Hope for Scope? Slideshow and Commentary

by Whitney Kimball on March 7, 2013 Art Fair

Andrea Stanislav's "The Vanishing Points," the entryway to Scope

Let’s face it: bejeweling a horse does not exactly inspire riveting dialogue. But some people seem to like it, and this is Scope, so at this point, we’ll take it. It’s one example of the fair’s congenial goofball luster, and there’s no point in trying to make it something it’s not.

Being yourself-ness, in fact, came up often when we asked gallerists why they chose Scope. “I feel at home,” said newcomer Sharon Reaves of Reaves Projects.  “Everybody’s been so friendly. Some of the other galleries have even sent clients from their booths to me— and I just met these people.” She added that she’s been coming for years as an advisor and felt lucky to be included this year, which she thinks is the best curated so far. We can’t really back that up, as we’ve missed the last couple of years, but the fair has its moments (see below).

An unusually large portion of the exhibitors are new to the fair. Scope has a high turnover rate, in part due to mismanagement, and a lot of people seemed to have chosen Scope as the default entry-level New York fair. Terrence Sanders, the director of the New Orleans/Los Angeles gallery Untitled Art Projects, told me that as someone who shows relatively unknown local artists—a common theme—Scope was an opportunity to broaden the interest. “It’s bringing them to a more intelligent market. I think New York is somewhere the art-savvy people live,” he told me. A pair of newcomers from Montreal’s Art Mûr, now on their third Scope, sounded ambivalent: “We’re playing it by ear.” We’ll see how they feel after this week.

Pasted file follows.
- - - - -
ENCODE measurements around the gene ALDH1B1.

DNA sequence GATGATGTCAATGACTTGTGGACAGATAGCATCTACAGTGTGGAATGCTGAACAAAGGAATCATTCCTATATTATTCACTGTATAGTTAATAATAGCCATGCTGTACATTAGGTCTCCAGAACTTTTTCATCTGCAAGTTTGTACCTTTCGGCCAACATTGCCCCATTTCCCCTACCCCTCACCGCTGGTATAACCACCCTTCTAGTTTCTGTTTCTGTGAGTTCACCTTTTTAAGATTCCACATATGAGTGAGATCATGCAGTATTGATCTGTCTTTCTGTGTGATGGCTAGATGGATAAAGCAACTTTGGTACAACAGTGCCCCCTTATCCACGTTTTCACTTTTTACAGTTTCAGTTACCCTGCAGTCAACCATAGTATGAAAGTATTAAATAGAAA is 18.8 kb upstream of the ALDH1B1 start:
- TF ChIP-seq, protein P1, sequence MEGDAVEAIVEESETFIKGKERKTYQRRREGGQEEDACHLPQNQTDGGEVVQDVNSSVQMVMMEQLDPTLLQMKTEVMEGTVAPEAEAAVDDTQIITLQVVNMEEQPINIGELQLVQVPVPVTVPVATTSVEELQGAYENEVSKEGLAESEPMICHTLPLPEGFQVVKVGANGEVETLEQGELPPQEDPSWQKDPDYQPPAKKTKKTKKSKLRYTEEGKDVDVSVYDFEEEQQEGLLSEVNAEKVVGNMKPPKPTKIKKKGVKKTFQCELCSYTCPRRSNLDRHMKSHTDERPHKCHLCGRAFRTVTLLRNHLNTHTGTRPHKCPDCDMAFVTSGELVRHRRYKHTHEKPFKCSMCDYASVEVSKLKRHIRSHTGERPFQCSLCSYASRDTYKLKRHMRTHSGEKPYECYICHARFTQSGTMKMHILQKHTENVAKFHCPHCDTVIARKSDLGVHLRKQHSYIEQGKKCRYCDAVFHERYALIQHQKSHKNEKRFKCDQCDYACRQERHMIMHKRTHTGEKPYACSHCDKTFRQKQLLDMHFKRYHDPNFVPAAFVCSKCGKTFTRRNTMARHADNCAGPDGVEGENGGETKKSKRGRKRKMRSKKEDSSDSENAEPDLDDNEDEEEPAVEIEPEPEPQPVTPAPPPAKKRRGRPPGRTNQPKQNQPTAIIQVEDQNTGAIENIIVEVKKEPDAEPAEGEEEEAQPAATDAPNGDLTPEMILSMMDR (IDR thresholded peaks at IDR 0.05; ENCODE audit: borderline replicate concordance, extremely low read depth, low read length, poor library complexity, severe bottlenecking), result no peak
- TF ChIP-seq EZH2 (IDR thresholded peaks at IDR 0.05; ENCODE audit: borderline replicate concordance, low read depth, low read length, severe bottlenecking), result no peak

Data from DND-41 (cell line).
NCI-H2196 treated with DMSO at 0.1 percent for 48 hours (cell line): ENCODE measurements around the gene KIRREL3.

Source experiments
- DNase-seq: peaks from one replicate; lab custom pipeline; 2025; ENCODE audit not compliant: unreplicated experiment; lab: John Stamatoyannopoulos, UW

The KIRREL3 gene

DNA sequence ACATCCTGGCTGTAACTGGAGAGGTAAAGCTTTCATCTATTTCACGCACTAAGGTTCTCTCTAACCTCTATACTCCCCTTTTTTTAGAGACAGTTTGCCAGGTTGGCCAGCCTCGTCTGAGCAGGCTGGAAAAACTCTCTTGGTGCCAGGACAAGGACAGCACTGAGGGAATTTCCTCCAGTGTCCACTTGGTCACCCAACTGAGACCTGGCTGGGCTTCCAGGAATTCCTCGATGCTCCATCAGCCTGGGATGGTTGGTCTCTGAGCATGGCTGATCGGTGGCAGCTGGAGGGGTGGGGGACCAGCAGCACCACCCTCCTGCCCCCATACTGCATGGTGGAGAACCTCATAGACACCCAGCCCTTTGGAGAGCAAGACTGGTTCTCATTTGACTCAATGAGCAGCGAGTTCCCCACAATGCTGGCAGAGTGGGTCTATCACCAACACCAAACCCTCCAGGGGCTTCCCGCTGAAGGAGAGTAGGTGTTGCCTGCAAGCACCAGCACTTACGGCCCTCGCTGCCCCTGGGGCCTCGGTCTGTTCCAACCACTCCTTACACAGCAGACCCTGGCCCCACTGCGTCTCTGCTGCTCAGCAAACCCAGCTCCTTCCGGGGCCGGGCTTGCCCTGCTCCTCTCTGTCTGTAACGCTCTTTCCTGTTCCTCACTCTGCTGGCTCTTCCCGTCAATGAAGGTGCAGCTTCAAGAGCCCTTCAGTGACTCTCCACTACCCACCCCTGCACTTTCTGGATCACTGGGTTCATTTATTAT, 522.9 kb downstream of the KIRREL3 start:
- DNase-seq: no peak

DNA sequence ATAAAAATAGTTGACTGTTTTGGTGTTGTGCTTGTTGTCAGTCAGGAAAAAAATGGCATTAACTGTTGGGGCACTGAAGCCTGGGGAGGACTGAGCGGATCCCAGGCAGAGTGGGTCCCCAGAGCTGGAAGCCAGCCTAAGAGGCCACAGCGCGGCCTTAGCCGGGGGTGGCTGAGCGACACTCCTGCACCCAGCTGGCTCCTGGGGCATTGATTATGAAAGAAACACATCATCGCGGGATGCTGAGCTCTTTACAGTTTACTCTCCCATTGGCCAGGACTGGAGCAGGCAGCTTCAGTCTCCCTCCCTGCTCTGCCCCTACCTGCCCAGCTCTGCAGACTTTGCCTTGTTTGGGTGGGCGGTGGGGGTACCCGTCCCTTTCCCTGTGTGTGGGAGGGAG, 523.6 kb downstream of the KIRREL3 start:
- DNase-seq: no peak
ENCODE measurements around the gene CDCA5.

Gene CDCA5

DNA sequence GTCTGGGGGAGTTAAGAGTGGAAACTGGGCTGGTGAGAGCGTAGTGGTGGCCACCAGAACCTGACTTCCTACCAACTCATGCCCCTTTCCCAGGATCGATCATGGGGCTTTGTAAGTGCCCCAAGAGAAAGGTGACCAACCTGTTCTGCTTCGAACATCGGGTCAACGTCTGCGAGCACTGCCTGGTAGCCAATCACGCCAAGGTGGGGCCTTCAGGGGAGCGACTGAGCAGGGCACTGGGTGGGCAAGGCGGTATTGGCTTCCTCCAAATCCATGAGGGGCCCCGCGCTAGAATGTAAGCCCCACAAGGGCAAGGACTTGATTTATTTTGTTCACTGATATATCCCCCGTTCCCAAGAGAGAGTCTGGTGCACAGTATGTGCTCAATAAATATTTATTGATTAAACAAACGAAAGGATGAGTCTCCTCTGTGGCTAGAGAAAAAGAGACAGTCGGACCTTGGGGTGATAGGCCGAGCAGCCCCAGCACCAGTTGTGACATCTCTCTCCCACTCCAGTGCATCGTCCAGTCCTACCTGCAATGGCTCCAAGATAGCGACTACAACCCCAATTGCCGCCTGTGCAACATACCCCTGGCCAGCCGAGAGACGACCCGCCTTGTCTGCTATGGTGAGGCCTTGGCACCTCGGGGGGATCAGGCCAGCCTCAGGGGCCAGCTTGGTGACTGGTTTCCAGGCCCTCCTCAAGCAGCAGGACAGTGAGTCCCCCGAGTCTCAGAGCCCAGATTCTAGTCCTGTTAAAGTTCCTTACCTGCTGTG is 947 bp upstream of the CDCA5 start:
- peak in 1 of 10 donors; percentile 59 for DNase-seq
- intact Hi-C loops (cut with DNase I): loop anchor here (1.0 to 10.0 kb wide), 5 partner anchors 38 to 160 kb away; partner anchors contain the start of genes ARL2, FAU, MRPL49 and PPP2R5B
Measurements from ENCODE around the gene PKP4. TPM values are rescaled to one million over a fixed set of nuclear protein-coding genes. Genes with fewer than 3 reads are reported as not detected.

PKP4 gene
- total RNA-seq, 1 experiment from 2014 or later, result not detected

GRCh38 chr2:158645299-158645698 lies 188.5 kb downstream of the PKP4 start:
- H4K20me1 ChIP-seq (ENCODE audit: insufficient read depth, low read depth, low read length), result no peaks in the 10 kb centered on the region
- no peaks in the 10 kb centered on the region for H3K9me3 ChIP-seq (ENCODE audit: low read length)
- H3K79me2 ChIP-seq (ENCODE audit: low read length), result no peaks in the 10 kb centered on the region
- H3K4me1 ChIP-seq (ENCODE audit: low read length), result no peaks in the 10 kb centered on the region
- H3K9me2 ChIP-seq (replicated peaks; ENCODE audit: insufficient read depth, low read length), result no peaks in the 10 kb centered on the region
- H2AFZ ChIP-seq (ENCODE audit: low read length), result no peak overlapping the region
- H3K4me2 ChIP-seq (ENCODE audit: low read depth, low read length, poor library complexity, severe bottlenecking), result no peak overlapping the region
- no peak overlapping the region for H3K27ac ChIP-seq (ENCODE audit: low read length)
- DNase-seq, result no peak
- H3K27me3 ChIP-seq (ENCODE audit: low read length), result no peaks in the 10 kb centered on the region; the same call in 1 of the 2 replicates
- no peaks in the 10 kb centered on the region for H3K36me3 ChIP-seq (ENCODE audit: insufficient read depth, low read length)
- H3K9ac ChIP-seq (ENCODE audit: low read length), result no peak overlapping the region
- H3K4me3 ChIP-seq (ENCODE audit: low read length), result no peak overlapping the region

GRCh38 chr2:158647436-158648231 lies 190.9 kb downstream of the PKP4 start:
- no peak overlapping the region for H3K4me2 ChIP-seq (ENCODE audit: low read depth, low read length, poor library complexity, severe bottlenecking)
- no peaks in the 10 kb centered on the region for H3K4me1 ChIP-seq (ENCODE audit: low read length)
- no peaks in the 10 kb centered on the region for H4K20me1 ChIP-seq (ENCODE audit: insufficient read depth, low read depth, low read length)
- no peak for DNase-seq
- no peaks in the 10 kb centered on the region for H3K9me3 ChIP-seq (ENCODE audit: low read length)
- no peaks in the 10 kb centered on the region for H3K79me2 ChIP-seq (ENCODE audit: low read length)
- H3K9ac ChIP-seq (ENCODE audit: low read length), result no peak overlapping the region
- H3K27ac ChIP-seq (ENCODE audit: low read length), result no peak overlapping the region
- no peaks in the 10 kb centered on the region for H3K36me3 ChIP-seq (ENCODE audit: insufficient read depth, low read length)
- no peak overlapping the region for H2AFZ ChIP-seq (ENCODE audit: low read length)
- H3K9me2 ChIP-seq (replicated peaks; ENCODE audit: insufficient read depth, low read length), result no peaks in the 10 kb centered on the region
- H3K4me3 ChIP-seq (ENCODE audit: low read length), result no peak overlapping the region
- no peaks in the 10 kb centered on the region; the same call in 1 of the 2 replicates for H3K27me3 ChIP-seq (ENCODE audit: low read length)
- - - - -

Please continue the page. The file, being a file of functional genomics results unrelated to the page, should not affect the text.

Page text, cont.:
Hilarious. A large shipping crate yells out to you in a feeble voice. Look inside, and Walt Whitman (David Rhon) is sitting in a 19th century living room on a two-piece telephone. He'll cross his knee and read you a poem in a measured, quivering tone similar to Daniel Day Lewis's "Lincoln." Is it art? Do we care?

"Vagiloom" at Chungjark Gallery, Seoul

Who does Scope? A representative sample

Velazquez's Philip IV is an alien. Or maybe the only human? (Noah Becker, Whitehot Presents)

Believe it or not, many consider F. Lennox Campello's charcoal drawings with embedded video to be extremely inflammatory. He told me how one drawing of Che Guevara as diety and dictator prompted threats from various Miami fairgoers. I googled it; it's true. He reports similar reactions on the internet to this video looping beheaded heads-of-state who've threatened Israel, like Ahmadinejad and Hugo Chavez.

Toilet paper with Andy Warhol's Marilyn Monroe silkscreens, at Robert Fontaine Gallery. Any questions?

At least Scope is interesting. Eugenio Merino has sculpted "Master of Puppets" Larry Gagosian with finger puppets of Hirst, Murakami, and Koons. Merino has been known to stick this out of a limo sunroof and drive it around outside Gagosian openings. It's a total one-liner, but I'll take this over Brillo boxes any day.

After Rohn’s Whitman, more people in boxes:

"Turkysh bath (chrome)" by Marck at Licht Feld Gallery

Forgot to shoot this label. Commenters?

Peter Demetz, "Il Bivio" at White Room

Scope? Nope. Gillian Wearing's hand at the Armory

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